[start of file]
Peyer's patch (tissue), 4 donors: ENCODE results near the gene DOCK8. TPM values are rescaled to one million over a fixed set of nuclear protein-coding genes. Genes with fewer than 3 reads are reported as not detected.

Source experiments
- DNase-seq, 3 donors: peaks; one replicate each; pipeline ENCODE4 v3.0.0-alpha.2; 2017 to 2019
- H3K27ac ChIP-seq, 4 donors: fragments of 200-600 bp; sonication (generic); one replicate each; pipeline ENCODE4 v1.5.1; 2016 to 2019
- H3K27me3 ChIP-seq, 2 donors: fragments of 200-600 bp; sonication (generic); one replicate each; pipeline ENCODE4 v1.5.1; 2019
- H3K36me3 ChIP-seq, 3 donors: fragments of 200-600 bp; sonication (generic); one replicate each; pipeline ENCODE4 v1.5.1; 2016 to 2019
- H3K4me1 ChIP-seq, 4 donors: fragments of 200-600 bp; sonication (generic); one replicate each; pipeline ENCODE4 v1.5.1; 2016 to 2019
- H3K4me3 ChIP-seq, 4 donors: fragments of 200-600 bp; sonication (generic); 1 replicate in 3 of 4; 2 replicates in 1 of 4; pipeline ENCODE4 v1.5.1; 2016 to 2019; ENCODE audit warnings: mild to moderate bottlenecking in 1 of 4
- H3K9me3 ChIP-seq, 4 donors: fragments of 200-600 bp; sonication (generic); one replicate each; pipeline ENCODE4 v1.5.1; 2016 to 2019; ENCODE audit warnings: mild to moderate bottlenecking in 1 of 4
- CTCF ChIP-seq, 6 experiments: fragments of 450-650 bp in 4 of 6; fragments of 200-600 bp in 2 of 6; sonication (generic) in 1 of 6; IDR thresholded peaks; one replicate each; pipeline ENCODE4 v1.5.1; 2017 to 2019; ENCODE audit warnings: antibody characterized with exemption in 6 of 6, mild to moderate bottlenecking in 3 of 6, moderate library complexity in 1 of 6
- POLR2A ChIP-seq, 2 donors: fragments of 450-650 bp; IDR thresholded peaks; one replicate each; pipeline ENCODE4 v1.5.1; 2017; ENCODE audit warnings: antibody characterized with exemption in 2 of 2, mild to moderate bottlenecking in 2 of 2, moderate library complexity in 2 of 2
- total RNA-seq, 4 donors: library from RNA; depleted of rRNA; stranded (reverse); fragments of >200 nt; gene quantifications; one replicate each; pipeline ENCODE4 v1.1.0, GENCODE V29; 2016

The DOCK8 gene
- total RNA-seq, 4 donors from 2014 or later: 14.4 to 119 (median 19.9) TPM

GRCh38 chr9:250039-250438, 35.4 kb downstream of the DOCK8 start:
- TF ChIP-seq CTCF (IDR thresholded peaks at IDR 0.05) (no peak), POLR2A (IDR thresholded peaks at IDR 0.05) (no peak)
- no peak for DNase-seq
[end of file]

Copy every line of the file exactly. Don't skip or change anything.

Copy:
Peyer's patch (tissue), 4 donors: ENCODE results near the gene DOCK8. TPM values are rescaled to one million over a fixed set of nuclear protein-coding genes. Genes with fewer than 3 reads are reported as not detected.

Source experiments
- DNase-seq, 3 donors: peaks; one replicate each; pipeline ENCODE4 v3.0.0-alpha.2; 2017 to 2019
- H3K27ac ChIP-seq, 4 donors: fragments of 200-600 bp; sonication (generic); one replicate each; pipeline ENCODE4 v1.5.1; 2016 to 2019
- H3K27me3 ChIP-seq, 2 donors: fragments of 200-600 bp; sonication (generic); one replicate each; pipeline ENCODE4 v1.5.1; 2019
- H3K36me3 ChIP-seq, 3 donors: fragments of 200-600 bp; sonication (generic); one replicate each; pipeline ENCODE4 v1.5.1; 2016 to 2019
- H3K4me1 ChIP-seq, 4 donors: fragments of 200-600 bp; sonication (generic); one replicate each; pipeline ENCODE4 v1.5.1; 2016 to 2019
- H3K4me3 ChIP-seq, 4 donors: fragments of 200-600 bp; sonication (generic); 1 replicate in 3 of 4; 2 replicates in 1 of 4; pipeline ENCODE4 v1.5.1; 2016 to 2019; ENCODE audit warnings: mild to moderate bottlenecking in 1 of 4
- H3K9me3 ChIP-seq, 4 donors: fragments of 200-600 bp; sonication (generic); one replicate each; pipeline ENCODE4 v1.5.1; 2016 to 2019; ENCODE audit warnings: mild to moderate bottlenecking in 1 of 4
- CTCF ChIP-seq, 6 experiments: fragments of 450-650 bp in 4 of 6; fragments of 200-600 bp in 2 of 6; sonication (generic) in 1 of 6; IDR thresholded peaks; one replicate each; pipeline ENCODE4 v1.5.1; 2017 to 2019; ENCODE audit warnings: antibody characterized with exemption in 6 of 6, mild to moderate bottlenecking in 3 of 6, moderate library complexity in 1 of 6
- POLR2A ChIP-seq, 2 donors: fragments of 450-650 bp; IDR thresholded peaks; one replicate each; pipeline ENCODE4 v1.5.1; 2017; ENCODE audit warnings: antibody characterized with exemption in 2 of 2, mild to moderate bottlenecking in 2 of 2, moderate library complexity in 2 of 2
- total RNA-seq, 4 donors: library from RNA; depleted of rRNA; stranded (reverse); fragments of >200 nt; gene quantifications; one replicate each; pipeline ENCODE4 v1.1.0, GENCODE V29; 2016

The DOCK8 gene
- total RNA-seq, 4 donors from 2014 or later: 14.4 to 119 (median 19.9) TPM

GRCh38 chr9:250039-250438, 35.4 kb downstream of the DOCK8 start:
- TF ChIP-seq CTCF (IDR thresholded peaks at IDR 0.05) (no peak), POLR2A (IDR thresholded peaks at IDR 0.05) (no peak)
- no peak for DNase-seq